Part of our in-depth series exploring the forts of Comancheria
Marker Title: Yellow House Canyon
Text: From the book, Battlefields of Texas, by Bill Groneman: Quahadi Comanches under Black Horse had obtained a permit to leave their reservation and hunt in Texas in December of 1876. Black Horse used the opportunity to hunt buffalo hunters and take revenge on them for the destruction of the buffalo herds.
In March of 1877 a group of buffalo hunters in Rath City, fired up on whiskey and talk of revenge, formed themselves into a company under "Captain" Jim White and rode out to find the Comanches. White turned back after he became ill,and the command fell to "Lieutenant" Jim Smith. Only about half of the hunters were mounted; the rest rode in wagons where the hunters carried an abundant supply of whiskey to fuel their expedition.
After two weeks the hunters found Black Horse's camp in "Hidden Canyon." The mounted hunters divided and moved along the plains on either side of the canyon, while the dismounted men advanced down the center of the canyon.
The Comanches were caught by surprise when Smith ordered the attack but quickly rallied. Even the Comanche women took part in the fight, aggressively charging the hunters with pistols while their men found defensive positions. The fight continued until mid afternoon The hunters were finally forced to retreat after the Comanches set a grass fire and began to close in on them under the cover of the smoke. The hunters made it back to their wagons and set their own fires to cover their retreat back to Rath City.
The following indented story is from the book, On The Border With Mackenzie, by Captain R.G. Carter.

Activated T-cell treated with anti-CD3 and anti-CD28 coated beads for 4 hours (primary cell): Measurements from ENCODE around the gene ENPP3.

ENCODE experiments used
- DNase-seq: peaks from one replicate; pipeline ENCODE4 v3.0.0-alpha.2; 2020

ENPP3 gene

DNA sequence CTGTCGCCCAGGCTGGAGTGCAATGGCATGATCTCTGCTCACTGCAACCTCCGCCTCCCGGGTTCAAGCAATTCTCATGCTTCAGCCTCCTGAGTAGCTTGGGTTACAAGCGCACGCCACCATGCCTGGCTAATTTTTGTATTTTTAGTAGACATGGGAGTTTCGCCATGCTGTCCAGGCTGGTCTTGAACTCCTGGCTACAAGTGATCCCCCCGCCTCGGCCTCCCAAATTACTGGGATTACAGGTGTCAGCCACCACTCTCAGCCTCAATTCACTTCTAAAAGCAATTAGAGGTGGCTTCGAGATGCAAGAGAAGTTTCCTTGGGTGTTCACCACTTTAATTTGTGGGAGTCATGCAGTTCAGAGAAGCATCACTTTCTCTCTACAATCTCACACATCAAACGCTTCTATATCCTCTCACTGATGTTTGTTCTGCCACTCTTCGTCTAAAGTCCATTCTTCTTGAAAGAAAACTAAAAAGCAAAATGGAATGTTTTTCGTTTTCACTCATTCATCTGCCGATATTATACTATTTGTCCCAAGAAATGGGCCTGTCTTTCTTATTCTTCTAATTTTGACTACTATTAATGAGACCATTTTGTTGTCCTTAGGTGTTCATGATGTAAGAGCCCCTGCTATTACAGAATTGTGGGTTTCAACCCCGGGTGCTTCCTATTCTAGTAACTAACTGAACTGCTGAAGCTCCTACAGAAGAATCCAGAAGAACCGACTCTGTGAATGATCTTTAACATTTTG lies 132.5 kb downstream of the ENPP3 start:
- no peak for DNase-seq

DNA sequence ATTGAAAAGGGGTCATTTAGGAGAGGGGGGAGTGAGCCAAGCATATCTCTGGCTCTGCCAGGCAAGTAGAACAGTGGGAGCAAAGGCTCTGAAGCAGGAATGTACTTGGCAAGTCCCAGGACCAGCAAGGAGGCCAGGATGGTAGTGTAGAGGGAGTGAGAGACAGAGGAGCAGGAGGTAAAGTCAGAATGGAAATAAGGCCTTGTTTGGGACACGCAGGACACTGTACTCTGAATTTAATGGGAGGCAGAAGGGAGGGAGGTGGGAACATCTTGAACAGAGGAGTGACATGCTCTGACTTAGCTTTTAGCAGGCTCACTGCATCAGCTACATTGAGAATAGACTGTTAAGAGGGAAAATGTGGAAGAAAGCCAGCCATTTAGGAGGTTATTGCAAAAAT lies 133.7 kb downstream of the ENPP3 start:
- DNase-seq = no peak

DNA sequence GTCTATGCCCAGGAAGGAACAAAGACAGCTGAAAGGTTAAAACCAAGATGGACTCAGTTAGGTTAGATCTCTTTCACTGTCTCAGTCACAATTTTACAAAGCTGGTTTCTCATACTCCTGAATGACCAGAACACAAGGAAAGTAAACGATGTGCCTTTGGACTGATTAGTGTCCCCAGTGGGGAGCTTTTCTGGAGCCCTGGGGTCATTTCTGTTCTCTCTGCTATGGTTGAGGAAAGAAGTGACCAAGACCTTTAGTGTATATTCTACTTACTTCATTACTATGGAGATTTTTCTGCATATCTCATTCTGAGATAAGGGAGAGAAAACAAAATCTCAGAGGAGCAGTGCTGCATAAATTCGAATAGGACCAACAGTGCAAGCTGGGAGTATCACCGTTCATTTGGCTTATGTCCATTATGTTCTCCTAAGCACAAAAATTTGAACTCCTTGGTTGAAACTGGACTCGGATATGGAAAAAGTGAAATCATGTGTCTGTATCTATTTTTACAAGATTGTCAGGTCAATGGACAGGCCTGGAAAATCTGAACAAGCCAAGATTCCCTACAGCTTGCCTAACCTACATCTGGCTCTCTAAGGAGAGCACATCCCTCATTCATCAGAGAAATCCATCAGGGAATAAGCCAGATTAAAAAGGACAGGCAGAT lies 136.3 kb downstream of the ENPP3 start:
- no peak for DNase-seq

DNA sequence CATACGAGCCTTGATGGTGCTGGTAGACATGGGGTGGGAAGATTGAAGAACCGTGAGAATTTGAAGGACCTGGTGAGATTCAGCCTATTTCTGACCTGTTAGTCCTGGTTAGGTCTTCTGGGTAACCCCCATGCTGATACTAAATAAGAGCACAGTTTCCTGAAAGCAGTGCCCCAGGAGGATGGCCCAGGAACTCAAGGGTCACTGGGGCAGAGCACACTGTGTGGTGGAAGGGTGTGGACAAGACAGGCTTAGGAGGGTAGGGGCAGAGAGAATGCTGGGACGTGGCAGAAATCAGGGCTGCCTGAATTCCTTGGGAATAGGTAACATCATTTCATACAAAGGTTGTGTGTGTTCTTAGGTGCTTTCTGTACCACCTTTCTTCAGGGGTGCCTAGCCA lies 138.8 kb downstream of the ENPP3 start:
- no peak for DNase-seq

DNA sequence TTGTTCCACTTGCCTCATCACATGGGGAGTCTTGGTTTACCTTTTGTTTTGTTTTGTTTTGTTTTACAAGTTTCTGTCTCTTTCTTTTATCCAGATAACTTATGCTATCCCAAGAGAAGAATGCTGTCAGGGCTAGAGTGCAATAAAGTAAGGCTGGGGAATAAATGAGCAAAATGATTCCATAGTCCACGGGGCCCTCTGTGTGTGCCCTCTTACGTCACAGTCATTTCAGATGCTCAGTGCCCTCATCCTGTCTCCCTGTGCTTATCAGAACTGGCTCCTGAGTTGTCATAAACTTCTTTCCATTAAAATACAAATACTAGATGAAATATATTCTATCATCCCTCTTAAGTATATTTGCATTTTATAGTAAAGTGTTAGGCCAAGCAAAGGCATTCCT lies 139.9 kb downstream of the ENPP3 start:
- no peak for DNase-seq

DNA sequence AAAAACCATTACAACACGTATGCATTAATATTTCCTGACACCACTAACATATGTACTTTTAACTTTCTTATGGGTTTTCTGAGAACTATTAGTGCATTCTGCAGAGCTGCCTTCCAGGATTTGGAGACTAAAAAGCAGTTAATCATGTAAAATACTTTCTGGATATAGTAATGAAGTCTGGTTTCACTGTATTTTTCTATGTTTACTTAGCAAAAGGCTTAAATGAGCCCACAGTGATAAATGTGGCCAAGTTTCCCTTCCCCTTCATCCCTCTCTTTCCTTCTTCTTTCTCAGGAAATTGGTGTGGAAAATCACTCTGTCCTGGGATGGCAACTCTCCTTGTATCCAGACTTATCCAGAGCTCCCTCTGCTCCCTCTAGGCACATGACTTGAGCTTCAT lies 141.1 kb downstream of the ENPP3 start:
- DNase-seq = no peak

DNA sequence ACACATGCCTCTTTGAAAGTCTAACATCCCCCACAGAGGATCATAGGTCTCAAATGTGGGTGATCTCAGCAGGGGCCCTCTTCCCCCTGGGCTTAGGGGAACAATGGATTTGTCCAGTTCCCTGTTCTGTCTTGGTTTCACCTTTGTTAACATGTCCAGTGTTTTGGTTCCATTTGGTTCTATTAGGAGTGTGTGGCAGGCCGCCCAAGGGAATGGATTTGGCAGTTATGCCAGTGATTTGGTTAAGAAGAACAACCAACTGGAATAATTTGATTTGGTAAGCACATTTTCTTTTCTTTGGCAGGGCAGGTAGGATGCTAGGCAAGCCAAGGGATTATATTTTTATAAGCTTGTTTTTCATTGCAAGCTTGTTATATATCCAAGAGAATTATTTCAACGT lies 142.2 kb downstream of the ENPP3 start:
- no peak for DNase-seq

The well delivered fire of our little handful of men, covering now a considerable line, caused the savages to scatter out still more, to falter and hesitate, and to commence their curious custom of circling. They were naked to the waist; were arrayed in all their war paint and trinkets, with head dresses or war bonnets of fur or feathers fantastically ornamented. Their ponies, especially the white, cream, dun, and claybanks, were striped and otherwise artistically painted and decorated with gaudy stripes of flannel and calico. Bells were jingling, feathers waving, and with jubilant, discordant yells that would have put to blush any Confederate brigade of the Civil War, and uttering taunting shouts, they pressed on to what they surely considered to be their legitimate prey. Mingled with the shouts, whoops, and yells of the warriors could be distinctly heard the strident screeching and higher-keyed piercing screams of the female tribespeople, far in rear of the moving circles, which rose above the general din and hub-bub now rending the air. In the midst of the circling ponies we could see what appeared to be two standard bearers, but upon their nearer approach we discovered them to be two scalp poles gaily decorated with long scalp locks, probably of women, with feathers and pieces of bright metal attached which flashed in the morning light. There was also other flashes seen along their line which I afterwards ascertained were small pieces of mirrors held in the hand and used as signals in the alternate advances and retreats, deployments and concentrations, in place of tactical commands. These were carried by the principal warriors or sub-chiefs, acting, I supposed, as file closers, squad leaders, etc. They had no squad, platoon, or company line formations, and no two, three, or four Indians were seen at any time to come together or bunch. While a general line was maintained at all times, it was always a line of right and left hand circling, individual warriors with varying radii, expanding and contracting into longer or shorter lines, advancing or retreating during these tactical maneuvers. The scalp-pole bearers I took to be chiefs, or big medicine men, for they were arrayed in all the gorgeous trappings that savage barbarity is capable of displaying. It was a most terrifying spectacle to our little band, yet wild, grand, novel (to look back upon) in the extreme. No shouts or cheers from our men were given in response to the diabolical yelling and din of screeches of the Indians. They maintained a stolid, grim silence, one of determination to do or die to the last. Unfortunately Heyl's men were nearly all new recruits who had just joined us on the expedition. They had never been in a fight before; were all well mounted on comparatively fresh horses, and as with him (Heyl), who was mounted, as has been already stated, on a large, powerful, black horse, full of fine spirit and strength, the excitement of the chase having partially subsided, everything thus far having gone their way, their fighting ardor had as rapidly cooled, and, seeing the ultimatum of being surrounded and massacred, unless assistance arrived very soon, chose to trust to their horses; heels in an endeavor to escape, rather than to face longer the ferocious Qua-ha-das, whose wild yells, whoops, screams, and screeches now sounded so unpleasantly close to their ears.